I have gone to Massanetta for the past 3 years and after this last one I decided to go to Montreat at the last minute. Montreat is “17 days” said John Weicher, it’s actually 7 days, where Netta is only 4, it is almost twice as long so there bound to be many more god moments, and moments worth talking about. At Netta i usually have a god moment at the last day doing or after vespers but this week at Montreat i have had several already. usually when all of us are singing a song together at worship or keynote. the keynotes have also had some god moments to go with them.
Today like most of my days so far at Montreat have been filled with fun, friends and learning. It is my first year here and so far, it has been some of the most fun I have had. Today we started the day with a meaningful keynote filled with knowledge. It was nice listening, and at the end we meditated. This place has a close feeling to god, and in moments of silence and in noise, you can always make a connection. Afterward we met with our small groups to discuss keynote and many other things related to the topic. After lunch, we met a second time with our small groups. After that we got to have fun with our back-home ground participate in fun and in games with the friends we know. So far, this experience has been like no other and I cannot wait for the time left to come.
My favorite moment at Massanetta was definitely laying in the spring for as long as John let us. It was so cold but well worth it. I also loved the dance. I could just be myself and no one judged me for it. I just got to have fun and be the goof I am!
One of my favorite moments at Massanetta was Thursday night. The dance was an amazing experience in which you could be yourself and let loose. We did not have to worry about what others thought, and we could just have fun. This experience was followed with a heartwarming candle lit ceremony. During vespers, we held up our candles as we looked to the sky to see a beautiful sky full of stars. In that moment, I felt as if the barrier between heaven and earth was rubbed thin.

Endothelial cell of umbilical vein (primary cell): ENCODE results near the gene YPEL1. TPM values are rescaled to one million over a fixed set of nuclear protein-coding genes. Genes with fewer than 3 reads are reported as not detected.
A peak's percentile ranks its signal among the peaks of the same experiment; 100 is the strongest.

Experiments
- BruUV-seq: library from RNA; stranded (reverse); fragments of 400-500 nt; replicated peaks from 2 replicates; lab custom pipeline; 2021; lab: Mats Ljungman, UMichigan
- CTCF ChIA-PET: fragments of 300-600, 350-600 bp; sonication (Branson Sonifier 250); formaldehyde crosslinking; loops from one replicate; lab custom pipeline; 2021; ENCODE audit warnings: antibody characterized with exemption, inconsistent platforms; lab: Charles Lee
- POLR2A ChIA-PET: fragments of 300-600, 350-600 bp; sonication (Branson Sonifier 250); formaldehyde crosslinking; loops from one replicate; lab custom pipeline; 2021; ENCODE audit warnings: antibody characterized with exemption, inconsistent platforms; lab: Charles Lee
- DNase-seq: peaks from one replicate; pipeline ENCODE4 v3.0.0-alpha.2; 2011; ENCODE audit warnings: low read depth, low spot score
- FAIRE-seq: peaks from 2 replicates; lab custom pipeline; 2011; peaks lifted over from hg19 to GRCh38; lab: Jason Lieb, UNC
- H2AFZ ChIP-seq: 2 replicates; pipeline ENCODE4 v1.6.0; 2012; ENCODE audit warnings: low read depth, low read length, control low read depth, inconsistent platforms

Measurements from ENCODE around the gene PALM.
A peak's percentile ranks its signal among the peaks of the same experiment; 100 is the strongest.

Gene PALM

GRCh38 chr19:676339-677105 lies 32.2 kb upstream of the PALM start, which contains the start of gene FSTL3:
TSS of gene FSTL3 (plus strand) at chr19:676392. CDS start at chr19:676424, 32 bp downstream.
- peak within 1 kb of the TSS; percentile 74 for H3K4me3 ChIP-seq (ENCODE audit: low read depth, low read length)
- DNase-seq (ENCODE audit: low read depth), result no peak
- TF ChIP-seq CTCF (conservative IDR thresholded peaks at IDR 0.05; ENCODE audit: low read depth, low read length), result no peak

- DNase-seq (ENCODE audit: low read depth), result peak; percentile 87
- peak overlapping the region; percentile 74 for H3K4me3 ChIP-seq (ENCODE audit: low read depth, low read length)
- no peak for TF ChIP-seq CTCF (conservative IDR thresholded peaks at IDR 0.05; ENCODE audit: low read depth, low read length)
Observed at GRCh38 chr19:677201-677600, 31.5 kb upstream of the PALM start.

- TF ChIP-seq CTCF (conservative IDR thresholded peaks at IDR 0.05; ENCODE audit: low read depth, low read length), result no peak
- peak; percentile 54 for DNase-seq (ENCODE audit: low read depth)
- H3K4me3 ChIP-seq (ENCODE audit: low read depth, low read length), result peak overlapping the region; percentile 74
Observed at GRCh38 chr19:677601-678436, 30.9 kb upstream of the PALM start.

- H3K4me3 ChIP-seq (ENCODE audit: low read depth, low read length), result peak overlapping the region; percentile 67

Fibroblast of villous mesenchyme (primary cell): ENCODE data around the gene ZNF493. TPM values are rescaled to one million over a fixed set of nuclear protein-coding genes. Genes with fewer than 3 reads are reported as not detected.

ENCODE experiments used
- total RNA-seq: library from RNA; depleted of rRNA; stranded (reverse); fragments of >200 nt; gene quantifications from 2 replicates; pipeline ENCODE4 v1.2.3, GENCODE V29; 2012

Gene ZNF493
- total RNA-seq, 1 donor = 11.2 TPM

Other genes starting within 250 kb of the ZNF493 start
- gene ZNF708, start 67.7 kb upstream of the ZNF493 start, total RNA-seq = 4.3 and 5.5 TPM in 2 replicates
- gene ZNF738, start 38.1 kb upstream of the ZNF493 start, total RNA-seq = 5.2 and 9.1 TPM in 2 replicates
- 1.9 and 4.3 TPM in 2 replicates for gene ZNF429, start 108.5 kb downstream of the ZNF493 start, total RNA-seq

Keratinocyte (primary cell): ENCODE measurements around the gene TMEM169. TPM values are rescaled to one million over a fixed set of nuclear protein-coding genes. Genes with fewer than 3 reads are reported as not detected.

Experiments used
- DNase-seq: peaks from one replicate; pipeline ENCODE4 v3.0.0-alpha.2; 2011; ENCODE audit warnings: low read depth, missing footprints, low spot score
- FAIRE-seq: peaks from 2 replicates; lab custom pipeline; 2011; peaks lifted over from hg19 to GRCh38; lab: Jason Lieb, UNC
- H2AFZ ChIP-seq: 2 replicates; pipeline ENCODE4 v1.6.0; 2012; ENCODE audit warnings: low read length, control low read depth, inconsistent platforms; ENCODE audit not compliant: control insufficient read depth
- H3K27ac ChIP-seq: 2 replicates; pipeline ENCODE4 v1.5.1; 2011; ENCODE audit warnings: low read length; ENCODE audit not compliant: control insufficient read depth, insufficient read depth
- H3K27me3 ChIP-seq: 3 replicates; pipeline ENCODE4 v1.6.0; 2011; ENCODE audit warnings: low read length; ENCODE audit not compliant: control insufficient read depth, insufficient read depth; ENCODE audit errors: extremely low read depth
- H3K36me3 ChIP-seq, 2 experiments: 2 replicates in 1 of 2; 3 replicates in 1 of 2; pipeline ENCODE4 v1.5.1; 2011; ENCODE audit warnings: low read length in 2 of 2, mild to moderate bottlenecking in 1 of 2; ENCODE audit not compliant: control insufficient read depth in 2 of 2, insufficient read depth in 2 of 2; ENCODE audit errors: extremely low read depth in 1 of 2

Massanetta is a very thin place, meaning that it feels like if you reach out you can touch God, and every year I take something knew from my experience here. This year, like always, vespers was a very thin moment. Walking away from it back to our rooms Sam Hartley said, “this is time to listen”. Every year John asks us what are thinest God moment is, and this year it definitely was that moment. I recognized immediately that the silence was a thin moment.
– Robert Johnson
Massanetta is a place in which God is found in the quiet of the spring, the noise of the energizers, and in any moment in-between. Throughout my three years, it has honed my faith and allowed me to embrace piety as well as logic. If I had to explain Massanetta in a single word, it would be thin, as it feels closer to God here.
Today is my third day of my second year at Massanetta. I have had so much fun so far and I can’t wait for this afternoon. Each morning we wake up to breakfast then ENERGIZERS!!!!! Each Keynote focuses on a different part of the week’s theme. Then you go to workshops. Yesterday, my first workshop was the music one. We studied a hymn and made shakers. The workshop was pretty fun. Next my encounter group and I went to the workshop that discussed Judaism, Christianity, and Islam. I enjoyed the class because we learned how all three religions are very similar.